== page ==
Though people who haven’t yet seen Nope can obviously still experience it for themselves, there was something very special about the journey Peele and Nope’s cast took the public on as we were first introduced to Keke Palmer and Daniel Kaluuya as the Haywood siblings pondering what you might call a bad miracle. Following along with Nope’s cryptic ads and teases in the buildup to the movie’s release was an experience unto itself that made finally sitting down in a theater to see what the hell was going on that much more gratifying. And as time went on, Nope proved itself to be the sort of film that becomes richer the more time you spend thinking about it and discussing it with others, moved by its story about giving everything to snap the perfect shot of something unbelievable.
Technically speaking, co-directors Adil El Arbi and Bilall Fallah’s long-awaited Batgirl feature starring Leslie Grace as Barbara Gordon is out there sitting mostly finished but still incomplete following Warner Bros. Discovery’s decision to pull the project at the last minute as part of its restructuring plan. And as it stands now, it’s looking like the project’s never going to see the light of day as part of WBD CEO David Zaslav’s plan to get the company back on track financially by going all-in on Max, its forthcoming successor to both HBO Max and Discovery Plus.
Audiences never got a proper chance to meet this new, live-action Batgirl and see her go toe-to-toe with Brendan Fraser as the Firefly alongside Michael Keaton as Batman. But her conspicuous absence from the DC movie scene has come to symbolize just how willing Warner Bros. Discovery is to light things on fire in the name of “progress” that’s hard to understand from the outside because its impacts seem so destructive.
While leadership at WBD has insisted there are bigger and better things planned for the company’s newly formed DC Studios outfit, it’s been impossible not to see the production company as having casually willed one of its most eagerly anticipated projects out of existence just to recoup some cash. The move was a shocking slap in the face when it was first announced back in August, and it hasn’t really settled well since. What’s become wonderfully clear on the flip side of things, though, is that while big studios still hold most of the cards in Hollywood, film lovers themselves also have a kind of power in this space that’s capable of willing things into existence like Scorsese’s Goncharov — a fictional movie no one has ever seen but many have participated in the creation of.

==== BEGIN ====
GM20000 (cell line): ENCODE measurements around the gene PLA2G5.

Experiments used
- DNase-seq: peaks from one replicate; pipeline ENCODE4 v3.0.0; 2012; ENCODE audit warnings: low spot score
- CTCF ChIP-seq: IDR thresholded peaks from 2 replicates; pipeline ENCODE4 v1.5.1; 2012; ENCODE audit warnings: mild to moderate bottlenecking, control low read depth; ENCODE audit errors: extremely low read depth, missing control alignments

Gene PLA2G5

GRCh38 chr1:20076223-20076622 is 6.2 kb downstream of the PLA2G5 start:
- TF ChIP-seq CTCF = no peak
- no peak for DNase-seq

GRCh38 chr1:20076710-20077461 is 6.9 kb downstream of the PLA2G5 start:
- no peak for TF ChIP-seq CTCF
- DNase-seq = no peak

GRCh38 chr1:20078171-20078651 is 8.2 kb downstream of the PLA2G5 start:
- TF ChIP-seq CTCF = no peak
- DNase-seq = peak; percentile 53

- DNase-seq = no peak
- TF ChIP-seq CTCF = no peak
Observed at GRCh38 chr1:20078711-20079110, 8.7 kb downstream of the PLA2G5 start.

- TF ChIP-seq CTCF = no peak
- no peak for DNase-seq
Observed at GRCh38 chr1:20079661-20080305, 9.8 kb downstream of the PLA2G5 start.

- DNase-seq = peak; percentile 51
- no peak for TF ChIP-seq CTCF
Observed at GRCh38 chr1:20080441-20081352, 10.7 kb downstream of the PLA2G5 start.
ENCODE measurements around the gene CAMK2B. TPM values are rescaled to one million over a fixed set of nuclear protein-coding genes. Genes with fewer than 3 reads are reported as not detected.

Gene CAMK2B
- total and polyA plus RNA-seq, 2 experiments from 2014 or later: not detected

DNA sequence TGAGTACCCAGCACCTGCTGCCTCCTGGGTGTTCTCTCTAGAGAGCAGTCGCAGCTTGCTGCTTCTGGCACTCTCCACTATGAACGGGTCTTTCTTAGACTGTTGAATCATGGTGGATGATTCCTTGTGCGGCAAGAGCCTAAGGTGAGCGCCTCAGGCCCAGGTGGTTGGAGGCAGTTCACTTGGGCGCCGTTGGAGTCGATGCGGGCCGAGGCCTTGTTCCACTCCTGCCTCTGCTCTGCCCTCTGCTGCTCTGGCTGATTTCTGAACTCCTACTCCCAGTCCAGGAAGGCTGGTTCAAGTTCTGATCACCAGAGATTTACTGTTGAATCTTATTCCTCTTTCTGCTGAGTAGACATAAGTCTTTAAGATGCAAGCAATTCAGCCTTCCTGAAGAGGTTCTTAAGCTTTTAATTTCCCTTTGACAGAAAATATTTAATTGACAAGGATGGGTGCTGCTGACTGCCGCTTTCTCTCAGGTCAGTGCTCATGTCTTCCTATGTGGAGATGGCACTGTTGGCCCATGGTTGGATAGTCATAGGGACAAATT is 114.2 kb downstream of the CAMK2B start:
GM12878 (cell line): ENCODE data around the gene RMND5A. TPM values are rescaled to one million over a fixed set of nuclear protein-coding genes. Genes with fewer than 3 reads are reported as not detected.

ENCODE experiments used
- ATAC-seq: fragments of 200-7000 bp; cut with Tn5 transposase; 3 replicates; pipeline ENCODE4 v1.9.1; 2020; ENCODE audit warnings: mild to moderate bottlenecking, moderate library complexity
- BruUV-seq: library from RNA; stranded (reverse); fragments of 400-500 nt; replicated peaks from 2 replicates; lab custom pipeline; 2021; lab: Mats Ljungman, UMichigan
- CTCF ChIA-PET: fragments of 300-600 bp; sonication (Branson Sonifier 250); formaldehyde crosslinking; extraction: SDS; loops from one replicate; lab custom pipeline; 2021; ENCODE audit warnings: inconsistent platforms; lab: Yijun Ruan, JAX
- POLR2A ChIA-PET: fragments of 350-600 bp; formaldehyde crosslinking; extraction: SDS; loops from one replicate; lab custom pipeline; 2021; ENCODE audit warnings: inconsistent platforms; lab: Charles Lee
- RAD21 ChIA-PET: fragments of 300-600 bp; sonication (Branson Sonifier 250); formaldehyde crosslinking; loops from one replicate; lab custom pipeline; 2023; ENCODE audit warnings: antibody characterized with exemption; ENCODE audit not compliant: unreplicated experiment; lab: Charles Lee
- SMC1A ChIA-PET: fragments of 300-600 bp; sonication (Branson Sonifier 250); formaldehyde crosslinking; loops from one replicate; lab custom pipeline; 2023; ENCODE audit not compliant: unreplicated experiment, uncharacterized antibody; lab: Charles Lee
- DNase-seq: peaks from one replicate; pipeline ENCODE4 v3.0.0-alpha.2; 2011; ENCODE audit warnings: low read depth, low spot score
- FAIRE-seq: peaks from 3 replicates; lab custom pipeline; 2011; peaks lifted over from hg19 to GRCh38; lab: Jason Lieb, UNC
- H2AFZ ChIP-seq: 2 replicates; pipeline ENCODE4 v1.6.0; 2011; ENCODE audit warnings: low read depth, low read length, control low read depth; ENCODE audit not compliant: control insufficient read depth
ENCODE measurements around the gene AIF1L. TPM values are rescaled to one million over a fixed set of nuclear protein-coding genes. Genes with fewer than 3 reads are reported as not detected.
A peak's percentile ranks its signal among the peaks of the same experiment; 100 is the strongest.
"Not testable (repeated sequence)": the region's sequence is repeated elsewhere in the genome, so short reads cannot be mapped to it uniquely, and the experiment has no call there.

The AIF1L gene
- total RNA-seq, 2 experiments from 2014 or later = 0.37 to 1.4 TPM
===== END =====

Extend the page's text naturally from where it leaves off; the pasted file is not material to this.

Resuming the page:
Apocryphal and immaterial though Goncharov may be, the Tumblr-borne meme’s become a testament to the strange and beautiful way that films and the artists who make them can inspire people to dream up new realities that others can’t help but want to participate. More so than almost any other real (which is to say, you know, “extant”) movie that took off this year, Goncharov’s prominence in 2022 felt like a reminder of how films can move and connect us all to one another when we really commit to appreciating them as works of art. Out of all the possible energies to bring into the new year, that feels like the one we should all be focused on as we look forward to 2023 — not just for the kumbaya film lover vibes but in the hope that we’re all able to find pieces of art that make us want to learn more, share, and build community with each other.